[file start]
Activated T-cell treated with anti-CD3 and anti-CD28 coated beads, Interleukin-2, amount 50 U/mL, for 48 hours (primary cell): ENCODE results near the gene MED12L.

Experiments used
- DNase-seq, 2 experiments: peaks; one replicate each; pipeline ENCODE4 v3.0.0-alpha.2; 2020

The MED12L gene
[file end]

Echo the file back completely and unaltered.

Activated T-cell treated with anti-CD3 and anti-CD28 coated beads, Interleukin-2, amount 50 U/mL, for 48 hours (primary cell): ENCODE results near the gene MED12L.

Experiments used
- DNase-seq, 2 experiments: peaks; one replicate each; pipeline ENCODE4 v3.0.0-alpha.2; 2020

The MED12L gene